Using magnetic cooling for 'green' refrigeration
Jun 12, 2014 3 comments
A large, rotational magnetocaloric effect – which could be used as the basis for a low-temperature magnetic refrigeration device – has been observed in crystals of the compound HoMn2O5, according to research carried out by scientists in Canada and Bulgaria. This finding expands our knowledge of magnetocaloric materials, adding to our progress towards a practical and environmentally friendly magnetic cooler that might be usable in a domestic setting.
Hot and cold
In recent times, the potential of magnetic refrigeration techniques as an alternative to traditional, vapour-compression solutions has been attracting considerable attention. This is mainly thanks to the lower energy demands of the technique, and the fact that it is not reliant on hazardous fluids. Such devices take advantage of the magnetocaloric effect – a phenomenon in which certain materials change temperature in response to an externally applied magnetic field. Such fields cause the magnetic dipoles of the atoms within magnetocaloric compounds to align. To balance out this decrease in entropy – and thereby satisfy the second law of thermodynamics – the motion of the atoms also becomes more disordered, and the material heats up. In contrast, when the applied field is removed, the process reverses and the material cools. In magnetic refrigerators, these temperature changes can be harnessed, using a fluid or gas, to drive a heat pump.
The cooling potential of a magnetic refrigerator is proportional to both the size of the applied field and the magnetic moment of the active material being used. While alloys of gadolinium are conventionally associated with the magnetocaloric effect, materials with greater cooling potential are being actively sought. To this end, researchers from the Université de Sherbrooke in Canada and the Bulgarian Academy of Science set out to examine the magnetocaloric effect in the manganese compound HoMn2O5. This material is attractive both for its resistance to corrosion and for its insulating properties, which prevent energy losses from eddy currents induced by varying the applied magnetic field.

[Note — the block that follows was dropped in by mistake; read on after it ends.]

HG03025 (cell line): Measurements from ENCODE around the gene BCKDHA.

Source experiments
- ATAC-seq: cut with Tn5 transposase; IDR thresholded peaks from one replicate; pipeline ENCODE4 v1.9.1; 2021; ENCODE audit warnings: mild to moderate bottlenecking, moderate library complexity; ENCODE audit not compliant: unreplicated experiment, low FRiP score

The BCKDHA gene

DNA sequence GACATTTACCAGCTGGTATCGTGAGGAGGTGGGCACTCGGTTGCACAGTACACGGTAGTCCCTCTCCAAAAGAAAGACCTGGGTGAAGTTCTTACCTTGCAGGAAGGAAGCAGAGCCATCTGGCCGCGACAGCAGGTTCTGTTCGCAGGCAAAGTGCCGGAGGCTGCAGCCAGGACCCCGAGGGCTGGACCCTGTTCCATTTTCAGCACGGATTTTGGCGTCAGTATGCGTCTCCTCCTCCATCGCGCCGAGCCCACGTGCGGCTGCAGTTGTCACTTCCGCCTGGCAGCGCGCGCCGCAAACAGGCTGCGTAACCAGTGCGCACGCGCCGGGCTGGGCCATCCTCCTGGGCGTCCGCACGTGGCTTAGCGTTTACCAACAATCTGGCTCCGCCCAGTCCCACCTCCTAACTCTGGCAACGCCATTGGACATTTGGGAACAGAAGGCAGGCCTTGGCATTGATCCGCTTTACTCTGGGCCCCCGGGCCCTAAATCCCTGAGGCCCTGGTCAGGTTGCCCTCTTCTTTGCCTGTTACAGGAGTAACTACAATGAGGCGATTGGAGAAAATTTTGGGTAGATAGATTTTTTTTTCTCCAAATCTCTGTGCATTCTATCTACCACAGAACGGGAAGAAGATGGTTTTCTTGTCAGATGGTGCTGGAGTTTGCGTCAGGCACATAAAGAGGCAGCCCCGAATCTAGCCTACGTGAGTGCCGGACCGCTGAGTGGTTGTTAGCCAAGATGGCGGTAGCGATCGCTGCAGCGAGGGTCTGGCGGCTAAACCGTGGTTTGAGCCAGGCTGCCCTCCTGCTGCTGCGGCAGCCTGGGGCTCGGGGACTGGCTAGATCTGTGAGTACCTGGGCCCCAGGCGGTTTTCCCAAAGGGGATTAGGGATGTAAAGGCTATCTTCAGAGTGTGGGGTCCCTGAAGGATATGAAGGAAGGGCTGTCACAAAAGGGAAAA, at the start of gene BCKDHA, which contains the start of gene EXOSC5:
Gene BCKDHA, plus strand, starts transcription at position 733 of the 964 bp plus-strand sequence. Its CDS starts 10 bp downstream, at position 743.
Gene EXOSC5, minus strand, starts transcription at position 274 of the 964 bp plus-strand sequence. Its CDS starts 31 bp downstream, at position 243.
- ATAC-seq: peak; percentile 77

While expecting to observe only the standard magnetocaloric effect in the compound, the researchers were surprised to discover that, at a temperature of 10 K, HoMn2O5 also exhibits a large magnetocaloric effect when simply rotated by 90° within a constant magnetic field. Such an effect is caused by the material experiencing a different magnetic response depending on its orientation. This makes the compound a candidate for use in a rotary magnetic cooler: an established variation of the standard magnetic refrigeration solution, in which repeated rotations of the active material are used to effect cooling. The researchers propose, for example, that their material might be employed to liquify hydrogen or helium for use as a heat-transfer fluid.
The advantage of the rotary approach comes from the simplification of the refrigeration device. "The magnetization–demagnetization process when using [the] standard magnetocaloric effect generally requires a large mechanical energy for moving the active material in and out of the magnetic field source," explains lead author Mohamed Balli, a physicist at the Université de Sherbrooke. In contrast, keeping the active material within the field leads to not only an improvement in efficiency, but also a more compact device. Additionally, Balli notes, "the implementation of such [an] effect allows the conception of rotary magnetic refrigerators working at high frequency, leading to a large cooling power".
Having demonstrated the potential of HoMn2O5 for application in rotary magnetic refrigerators, the researchers are now exploring the possibility of enhancing the cooling effect in the compound – along with seeking other materials with similar properties, especially those that might function at room temperature.
The research is described in Applied Physics Letters.
About the author
Ian Randall is a science writer based in New Zealand